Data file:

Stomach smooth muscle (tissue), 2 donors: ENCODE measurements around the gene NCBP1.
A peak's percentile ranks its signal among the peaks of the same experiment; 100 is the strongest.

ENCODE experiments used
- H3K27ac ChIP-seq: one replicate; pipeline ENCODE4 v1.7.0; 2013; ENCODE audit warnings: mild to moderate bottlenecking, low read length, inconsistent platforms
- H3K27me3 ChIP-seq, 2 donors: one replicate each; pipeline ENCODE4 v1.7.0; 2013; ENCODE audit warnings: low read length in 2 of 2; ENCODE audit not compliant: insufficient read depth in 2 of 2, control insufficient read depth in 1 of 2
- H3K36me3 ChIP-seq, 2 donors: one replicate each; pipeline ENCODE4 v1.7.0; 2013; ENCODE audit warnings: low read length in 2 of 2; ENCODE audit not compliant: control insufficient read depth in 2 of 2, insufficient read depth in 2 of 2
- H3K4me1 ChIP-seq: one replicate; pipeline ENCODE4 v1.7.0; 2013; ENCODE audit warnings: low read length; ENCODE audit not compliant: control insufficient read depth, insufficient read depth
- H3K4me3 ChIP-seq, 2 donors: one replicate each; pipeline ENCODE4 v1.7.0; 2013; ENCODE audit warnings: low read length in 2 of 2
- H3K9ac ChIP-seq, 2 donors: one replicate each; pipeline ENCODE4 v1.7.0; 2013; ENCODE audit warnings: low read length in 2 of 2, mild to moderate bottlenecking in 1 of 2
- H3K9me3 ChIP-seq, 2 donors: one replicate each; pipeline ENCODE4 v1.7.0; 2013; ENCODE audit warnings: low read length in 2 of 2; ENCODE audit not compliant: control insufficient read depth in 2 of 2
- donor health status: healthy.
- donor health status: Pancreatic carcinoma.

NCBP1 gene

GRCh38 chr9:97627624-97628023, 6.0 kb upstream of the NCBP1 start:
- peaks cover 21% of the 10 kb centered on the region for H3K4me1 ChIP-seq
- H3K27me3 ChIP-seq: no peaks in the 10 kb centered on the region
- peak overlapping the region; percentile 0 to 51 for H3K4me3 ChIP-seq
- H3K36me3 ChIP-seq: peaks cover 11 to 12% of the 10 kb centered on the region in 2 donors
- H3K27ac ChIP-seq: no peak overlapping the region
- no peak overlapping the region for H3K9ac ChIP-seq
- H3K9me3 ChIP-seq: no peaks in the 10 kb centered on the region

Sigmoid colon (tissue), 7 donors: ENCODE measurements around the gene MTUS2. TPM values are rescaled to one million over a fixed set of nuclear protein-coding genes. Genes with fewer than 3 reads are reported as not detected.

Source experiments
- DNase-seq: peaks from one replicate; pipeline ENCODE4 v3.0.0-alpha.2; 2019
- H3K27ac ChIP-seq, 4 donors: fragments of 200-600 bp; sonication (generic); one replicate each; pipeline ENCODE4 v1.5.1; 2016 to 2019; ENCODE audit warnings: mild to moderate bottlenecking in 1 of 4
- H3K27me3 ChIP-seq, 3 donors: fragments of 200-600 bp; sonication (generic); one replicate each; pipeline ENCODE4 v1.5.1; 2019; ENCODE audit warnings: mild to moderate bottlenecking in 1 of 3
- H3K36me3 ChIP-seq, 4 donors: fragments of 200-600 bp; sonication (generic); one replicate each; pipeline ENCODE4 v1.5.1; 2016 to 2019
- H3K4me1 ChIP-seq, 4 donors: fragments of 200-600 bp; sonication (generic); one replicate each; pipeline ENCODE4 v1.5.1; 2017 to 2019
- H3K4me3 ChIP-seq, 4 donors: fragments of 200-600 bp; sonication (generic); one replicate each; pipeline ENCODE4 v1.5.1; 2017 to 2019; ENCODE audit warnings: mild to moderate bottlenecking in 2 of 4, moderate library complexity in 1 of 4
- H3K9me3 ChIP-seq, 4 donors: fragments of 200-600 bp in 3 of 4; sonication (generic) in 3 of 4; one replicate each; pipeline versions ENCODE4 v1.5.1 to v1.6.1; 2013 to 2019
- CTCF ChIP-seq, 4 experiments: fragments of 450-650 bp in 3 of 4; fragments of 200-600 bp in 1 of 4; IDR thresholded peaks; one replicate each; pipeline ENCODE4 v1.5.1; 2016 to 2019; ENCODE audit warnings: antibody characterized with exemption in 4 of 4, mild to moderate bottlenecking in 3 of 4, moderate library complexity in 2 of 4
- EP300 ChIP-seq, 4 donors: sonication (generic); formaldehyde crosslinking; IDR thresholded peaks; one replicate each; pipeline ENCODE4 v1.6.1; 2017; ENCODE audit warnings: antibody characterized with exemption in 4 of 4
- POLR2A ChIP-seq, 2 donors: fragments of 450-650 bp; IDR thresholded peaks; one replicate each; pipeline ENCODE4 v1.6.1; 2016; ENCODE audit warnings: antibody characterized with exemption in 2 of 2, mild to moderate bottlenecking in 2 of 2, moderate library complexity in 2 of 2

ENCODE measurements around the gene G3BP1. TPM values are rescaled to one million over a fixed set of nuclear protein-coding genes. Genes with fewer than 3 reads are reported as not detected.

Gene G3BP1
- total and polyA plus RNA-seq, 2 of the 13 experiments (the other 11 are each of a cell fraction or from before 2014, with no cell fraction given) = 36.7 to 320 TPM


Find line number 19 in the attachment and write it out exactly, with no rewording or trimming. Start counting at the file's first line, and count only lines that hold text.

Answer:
- H3K27ac ChIP-seq: no peak overlapping the region